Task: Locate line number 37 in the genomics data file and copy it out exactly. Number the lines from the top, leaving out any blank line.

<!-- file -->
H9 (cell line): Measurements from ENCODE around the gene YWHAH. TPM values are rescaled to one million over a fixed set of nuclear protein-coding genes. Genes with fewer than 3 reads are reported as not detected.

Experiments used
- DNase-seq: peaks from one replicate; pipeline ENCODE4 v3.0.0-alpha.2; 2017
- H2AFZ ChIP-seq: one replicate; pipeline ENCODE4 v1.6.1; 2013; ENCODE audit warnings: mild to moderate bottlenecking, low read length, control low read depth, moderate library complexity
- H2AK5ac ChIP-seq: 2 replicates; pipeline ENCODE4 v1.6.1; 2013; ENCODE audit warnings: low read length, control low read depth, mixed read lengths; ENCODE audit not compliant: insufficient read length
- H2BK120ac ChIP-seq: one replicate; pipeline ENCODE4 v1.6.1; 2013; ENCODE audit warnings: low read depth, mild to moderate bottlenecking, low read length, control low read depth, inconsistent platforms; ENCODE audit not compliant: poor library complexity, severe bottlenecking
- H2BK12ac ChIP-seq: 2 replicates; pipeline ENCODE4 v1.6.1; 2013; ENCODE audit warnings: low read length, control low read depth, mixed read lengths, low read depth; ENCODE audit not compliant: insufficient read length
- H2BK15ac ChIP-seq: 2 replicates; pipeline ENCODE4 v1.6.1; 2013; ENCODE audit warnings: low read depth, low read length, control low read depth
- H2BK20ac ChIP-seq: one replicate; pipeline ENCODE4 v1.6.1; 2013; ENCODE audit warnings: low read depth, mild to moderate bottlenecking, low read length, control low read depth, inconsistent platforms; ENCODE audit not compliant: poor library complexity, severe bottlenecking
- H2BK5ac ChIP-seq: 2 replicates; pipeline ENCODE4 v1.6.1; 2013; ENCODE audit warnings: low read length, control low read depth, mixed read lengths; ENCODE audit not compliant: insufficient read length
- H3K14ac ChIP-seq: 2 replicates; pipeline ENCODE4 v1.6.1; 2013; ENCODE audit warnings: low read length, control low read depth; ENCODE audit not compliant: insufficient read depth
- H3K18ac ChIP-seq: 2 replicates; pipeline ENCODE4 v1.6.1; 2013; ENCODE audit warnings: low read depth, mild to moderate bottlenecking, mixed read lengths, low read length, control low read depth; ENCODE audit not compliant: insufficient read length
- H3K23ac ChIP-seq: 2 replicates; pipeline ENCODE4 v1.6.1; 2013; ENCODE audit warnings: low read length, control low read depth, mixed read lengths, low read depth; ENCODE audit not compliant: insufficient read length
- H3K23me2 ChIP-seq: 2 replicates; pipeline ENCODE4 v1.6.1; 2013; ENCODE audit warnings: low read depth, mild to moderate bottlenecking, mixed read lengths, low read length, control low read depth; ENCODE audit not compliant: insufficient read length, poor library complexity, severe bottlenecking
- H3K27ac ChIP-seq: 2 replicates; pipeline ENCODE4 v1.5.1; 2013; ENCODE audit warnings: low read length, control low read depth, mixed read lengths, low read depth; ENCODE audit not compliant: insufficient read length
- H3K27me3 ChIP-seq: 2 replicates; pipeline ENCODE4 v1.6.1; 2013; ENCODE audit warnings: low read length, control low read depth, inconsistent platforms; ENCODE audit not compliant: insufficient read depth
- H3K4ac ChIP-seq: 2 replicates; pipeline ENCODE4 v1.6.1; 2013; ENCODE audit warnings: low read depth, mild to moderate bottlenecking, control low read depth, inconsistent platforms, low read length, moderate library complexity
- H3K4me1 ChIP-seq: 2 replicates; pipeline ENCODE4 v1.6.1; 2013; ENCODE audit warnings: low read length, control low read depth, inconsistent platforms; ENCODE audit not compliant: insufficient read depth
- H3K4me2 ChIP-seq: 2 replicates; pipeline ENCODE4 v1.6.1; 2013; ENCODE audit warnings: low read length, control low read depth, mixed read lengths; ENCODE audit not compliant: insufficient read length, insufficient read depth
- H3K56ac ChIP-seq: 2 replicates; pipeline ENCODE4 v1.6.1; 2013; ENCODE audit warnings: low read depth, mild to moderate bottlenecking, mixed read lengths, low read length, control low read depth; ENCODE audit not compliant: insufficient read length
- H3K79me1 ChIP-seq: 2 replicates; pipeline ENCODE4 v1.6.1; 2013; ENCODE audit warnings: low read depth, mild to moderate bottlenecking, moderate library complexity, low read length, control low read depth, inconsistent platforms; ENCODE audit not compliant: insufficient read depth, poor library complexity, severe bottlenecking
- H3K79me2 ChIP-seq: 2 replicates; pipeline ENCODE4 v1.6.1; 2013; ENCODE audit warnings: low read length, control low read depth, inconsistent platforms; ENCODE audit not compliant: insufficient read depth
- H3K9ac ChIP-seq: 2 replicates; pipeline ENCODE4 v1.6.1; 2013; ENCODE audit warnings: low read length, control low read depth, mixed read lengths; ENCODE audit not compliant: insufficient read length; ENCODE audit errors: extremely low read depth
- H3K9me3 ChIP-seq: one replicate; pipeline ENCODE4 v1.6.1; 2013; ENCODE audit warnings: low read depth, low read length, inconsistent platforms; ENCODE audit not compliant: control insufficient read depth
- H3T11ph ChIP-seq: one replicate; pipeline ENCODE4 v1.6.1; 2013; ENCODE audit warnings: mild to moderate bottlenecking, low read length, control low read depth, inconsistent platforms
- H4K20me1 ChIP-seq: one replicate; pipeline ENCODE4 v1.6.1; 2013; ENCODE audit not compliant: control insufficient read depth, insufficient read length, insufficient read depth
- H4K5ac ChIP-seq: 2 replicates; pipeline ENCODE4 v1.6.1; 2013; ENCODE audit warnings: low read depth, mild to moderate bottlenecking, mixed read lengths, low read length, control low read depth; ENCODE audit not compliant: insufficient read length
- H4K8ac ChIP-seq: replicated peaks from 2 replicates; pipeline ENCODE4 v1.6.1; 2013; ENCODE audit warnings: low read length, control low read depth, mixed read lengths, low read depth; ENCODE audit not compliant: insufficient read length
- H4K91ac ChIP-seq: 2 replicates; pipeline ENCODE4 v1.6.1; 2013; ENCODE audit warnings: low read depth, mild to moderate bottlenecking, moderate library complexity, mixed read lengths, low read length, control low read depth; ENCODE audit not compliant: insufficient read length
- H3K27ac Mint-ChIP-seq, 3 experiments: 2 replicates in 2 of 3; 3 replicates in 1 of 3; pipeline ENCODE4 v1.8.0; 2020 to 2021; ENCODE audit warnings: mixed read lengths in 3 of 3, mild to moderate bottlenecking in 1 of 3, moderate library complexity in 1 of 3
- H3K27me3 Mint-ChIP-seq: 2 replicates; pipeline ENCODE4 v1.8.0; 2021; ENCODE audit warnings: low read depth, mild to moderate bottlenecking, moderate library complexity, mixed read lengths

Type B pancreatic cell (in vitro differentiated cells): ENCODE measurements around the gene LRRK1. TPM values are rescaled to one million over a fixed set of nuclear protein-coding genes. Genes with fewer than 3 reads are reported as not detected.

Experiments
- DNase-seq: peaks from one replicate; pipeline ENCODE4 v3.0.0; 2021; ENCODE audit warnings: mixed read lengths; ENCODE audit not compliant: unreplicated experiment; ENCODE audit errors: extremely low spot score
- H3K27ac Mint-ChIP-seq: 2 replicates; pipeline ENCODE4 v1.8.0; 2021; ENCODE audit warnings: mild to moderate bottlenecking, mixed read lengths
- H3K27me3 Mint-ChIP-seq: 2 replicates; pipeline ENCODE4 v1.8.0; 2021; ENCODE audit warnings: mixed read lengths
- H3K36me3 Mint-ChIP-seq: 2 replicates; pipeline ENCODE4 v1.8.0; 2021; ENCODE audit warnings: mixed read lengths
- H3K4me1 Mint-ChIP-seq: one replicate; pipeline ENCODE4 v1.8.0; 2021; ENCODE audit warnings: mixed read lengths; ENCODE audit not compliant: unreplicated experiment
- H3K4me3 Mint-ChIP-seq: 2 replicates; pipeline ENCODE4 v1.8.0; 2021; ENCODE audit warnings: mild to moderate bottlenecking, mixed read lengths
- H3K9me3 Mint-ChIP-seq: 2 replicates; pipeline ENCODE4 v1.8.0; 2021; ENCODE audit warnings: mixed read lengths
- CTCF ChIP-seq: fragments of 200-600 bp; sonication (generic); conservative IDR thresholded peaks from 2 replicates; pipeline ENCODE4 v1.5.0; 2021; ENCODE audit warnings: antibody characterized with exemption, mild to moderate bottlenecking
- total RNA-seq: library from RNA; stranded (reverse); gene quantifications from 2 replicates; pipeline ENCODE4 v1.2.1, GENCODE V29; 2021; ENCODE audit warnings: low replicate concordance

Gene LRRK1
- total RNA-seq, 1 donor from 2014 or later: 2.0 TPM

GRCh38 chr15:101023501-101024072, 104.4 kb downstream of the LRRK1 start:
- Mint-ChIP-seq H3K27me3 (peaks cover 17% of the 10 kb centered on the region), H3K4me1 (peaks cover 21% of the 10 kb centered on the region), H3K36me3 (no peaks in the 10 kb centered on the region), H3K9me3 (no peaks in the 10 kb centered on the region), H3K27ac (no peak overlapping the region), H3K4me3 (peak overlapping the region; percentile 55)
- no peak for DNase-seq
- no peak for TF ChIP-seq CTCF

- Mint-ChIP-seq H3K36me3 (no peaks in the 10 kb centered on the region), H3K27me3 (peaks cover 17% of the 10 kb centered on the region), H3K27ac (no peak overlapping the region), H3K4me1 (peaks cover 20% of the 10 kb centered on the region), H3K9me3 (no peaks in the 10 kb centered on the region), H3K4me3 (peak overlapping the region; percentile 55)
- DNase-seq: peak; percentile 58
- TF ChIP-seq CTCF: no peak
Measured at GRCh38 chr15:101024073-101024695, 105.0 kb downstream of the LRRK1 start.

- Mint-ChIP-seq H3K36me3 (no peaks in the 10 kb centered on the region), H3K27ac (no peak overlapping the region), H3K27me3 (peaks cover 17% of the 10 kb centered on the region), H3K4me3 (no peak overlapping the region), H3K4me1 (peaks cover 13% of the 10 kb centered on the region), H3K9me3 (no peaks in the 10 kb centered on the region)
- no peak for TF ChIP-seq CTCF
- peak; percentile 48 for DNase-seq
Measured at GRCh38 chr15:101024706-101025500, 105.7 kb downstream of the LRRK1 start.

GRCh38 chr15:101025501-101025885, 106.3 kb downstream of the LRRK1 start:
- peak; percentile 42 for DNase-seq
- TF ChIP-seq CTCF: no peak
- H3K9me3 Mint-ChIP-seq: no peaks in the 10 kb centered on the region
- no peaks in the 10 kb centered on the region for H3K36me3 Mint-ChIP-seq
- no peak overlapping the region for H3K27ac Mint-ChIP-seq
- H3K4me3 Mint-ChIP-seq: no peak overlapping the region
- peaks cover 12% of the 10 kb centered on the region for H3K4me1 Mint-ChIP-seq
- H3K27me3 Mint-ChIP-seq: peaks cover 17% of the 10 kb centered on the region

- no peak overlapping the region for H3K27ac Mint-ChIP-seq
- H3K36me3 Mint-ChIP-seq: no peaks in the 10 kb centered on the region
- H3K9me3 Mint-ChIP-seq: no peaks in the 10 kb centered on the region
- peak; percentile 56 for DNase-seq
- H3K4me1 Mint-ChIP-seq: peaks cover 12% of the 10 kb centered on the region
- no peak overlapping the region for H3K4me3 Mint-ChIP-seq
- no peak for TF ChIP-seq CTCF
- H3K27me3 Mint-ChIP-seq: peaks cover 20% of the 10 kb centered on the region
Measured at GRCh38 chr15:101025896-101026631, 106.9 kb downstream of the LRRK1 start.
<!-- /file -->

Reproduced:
- H3K36me3 Mint-ChIP-seq: 2 replicates; pipeline ENCODE4 v1.8.0; 2021; ENCODE audit warnings: mixed read lengths